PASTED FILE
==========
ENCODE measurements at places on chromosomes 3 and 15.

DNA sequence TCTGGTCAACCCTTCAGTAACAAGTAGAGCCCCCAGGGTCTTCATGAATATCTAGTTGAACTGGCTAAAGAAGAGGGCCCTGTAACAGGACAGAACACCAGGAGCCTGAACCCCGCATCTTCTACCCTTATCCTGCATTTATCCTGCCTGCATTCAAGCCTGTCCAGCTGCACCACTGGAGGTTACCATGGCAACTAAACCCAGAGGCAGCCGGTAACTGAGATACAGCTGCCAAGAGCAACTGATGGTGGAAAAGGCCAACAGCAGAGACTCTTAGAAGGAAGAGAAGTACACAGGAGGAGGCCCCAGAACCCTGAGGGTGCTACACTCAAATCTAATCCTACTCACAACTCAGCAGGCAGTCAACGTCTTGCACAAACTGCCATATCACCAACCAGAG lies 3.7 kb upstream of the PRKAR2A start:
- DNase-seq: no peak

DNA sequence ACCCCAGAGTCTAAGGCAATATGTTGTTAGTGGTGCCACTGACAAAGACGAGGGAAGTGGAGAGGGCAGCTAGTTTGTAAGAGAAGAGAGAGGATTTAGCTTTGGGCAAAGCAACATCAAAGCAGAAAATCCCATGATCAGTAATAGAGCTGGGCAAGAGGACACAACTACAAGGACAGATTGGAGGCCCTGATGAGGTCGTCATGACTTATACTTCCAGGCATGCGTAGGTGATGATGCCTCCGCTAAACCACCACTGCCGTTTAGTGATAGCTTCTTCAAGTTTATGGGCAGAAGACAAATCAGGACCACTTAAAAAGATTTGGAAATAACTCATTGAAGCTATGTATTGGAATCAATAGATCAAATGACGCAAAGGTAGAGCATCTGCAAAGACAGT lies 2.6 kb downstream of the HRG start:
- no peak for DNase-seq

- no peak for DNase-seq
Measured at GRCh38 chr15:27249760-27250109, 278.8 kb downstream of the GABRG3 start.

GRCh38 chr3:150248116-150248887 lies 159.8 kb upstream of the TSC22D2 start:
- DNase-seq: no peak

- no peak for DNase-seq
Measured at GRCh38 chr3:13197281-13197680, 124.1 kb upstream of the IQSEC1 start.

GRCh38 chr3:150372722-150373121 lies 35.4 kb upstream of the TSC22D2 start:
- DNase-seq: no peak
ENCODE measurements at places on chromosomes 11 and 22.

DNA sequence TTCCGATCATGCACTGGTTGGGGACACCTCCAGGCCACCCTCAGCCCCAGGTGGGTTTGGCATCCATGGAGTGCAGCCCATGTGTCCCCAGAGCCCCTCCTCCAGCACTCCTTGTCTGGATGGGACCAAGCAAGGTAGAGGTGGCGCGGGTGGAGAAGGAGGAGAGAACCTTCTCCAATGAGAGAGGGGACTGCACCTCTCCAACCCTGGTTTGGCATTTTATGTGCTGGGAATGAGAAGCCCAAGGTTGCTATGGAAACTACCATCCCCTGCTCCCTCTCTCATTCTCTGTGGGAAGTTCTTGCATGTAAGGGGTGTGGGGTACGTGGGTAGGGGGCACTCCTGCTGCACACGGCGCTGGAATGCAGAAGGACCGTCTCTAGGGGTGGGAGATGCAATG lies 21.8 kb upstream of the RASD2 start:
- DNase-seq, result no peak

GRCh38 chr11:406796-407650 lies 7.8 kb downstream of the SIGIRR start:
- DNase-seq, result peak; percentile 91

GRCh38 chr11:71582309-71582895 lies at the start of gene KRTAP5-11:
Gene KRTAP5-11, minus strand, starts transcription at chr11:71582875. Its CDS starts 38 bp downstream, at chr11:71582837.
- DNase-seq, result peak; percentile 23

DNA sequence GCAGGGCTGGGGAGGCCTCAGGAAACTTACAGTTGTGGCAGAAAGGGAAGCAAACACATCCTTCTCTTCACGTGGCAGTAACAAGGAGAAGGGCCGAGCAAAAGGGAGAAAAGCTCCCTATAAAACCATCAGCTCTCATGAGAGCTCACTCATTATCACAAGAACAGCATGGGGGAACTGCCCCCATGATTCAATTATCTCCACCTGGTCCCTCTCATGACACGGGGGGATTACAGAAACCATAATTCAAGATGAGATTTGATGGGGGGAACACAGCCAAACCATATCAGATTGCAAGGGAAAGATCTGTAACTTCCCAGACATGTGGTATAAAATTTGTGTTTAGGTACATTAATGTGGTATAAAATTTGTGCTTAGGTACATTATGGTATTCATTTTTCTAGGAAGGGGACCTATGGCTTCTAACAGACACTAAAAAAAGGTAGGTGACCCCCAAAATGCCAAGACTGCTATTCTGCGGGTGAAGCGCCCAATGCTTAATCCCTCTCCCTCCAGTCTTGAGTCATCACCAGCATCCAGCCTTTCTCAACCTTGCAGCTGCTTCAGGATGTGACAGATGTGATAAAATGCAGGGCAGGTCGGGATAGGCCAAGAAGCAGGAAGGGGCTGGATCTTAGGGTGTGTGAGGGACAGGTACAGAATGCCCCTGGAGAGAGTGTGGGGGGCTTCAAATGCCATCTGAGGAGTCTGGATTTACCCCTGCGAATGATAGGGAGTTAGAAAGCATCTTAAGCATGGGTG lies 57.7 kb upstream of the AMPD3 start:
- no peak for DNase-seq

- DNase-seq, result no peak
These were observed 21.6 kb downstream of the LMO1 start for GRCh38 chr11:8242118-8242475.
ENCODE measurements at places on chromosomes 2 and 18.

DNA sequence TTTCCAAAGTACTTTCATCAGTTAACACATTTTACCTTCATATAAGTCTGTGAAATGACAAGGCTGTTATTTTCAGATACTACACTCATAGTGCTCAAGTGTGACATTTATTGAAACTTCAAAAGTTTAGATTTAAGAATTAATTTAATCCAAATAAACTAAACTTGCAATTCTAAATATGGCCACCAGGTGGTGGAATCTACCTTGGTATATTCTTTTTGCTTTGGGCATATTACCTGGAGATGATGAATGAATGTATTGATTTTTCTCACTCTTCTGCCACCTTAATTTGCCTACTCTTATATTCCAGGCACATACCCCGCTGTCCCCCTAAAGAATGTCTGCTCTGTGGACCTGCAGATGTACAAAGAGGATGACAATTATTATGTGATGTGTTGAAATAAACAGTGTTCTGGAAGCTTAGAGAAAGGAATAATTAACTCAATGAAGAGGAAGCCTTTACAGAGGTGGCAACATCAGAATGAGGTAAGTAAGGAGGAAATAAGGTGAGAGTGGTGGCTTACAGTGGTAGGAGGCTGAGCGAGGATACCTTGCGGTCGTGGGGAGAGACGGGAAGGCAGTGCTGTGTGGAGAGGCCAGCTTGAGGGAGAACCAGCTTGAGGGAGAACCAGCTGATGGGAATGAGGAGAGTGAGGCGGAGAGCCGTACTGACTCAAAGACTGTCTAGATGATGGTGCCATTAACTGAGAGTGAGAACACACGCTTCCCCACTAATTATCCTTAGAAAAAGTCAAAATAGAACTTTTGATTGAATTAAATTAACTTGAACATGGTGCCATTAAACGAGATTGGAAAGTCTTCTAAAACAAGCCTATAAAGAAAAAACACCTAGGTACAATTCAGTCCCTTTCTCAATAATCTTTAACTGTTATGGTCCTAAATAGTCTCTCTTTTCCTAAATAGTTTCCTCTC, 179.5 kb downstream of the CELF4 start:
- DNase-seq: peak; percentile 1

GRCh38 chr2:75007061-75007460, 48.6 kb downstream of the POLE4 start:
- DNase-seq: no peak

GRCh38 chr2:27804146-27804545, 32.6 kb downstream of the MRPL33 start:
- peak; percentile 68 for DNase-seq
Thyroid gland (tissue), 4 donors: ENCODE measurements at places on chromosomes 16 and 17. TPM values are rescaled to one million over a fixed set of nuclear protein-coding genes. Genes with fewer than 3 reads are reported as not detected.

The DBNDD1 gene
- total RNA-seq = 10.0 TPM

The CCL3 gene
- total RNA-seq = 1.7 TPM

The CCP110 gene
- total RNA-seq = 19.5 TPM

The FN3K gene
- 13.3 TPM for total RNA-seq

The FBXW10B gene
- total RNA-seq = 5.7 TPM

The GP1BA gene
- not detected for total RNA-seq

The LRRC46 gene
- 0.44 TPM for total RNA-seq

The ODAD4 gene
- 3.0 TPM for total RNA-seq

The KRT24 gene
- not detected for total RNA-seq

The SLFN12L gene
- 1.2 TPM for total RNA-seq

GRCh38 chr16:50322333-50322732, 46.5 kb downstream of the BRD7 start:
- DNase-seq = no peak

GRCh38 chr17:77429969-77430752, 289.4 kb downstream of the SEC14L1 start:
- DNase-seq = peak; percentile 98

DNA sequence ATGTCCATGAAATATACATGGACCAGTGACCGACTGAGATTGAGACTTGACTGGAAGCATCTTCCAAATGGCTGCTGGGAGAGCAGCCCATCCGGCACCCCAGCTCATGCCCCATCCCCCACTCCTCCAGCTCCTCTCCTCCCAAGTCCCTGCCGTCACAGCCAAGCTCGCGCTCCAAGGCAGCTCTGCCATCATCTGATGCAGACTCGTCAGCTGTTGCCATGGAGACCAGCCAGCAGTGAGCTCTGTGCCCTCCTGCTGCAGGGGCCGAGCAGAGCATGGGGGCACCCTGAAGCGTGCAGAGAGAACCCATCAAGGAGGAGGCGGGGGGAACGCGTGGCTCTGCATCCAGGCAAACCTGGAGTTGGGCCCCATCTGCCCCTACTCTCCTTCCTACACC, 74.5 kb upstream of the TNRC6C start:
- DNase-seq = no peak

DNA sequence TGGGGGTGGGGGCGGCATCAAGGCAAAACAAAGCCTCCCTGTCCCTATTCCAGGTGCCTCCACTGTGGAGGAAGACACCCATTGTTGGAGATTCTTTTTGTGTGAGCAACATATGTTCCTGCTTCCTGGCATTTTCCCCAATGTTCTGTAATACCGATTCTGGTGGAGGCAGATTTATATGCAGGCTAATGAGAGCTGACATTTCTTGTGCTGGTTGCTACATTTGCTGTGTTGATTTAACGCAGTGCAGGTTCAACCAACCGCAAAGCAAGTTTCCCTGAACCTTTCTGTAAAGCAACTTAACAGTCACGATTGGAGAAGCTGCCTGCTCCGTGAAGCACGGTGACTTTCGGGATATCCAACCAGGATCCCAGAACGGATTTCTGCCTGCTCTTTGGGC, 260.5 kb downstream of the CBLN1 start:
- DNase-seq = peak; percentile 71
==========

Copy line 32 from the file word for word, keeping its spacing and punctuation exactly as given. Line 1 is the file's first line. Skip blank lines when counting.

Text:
- peak; percentile 68 for DNase-seq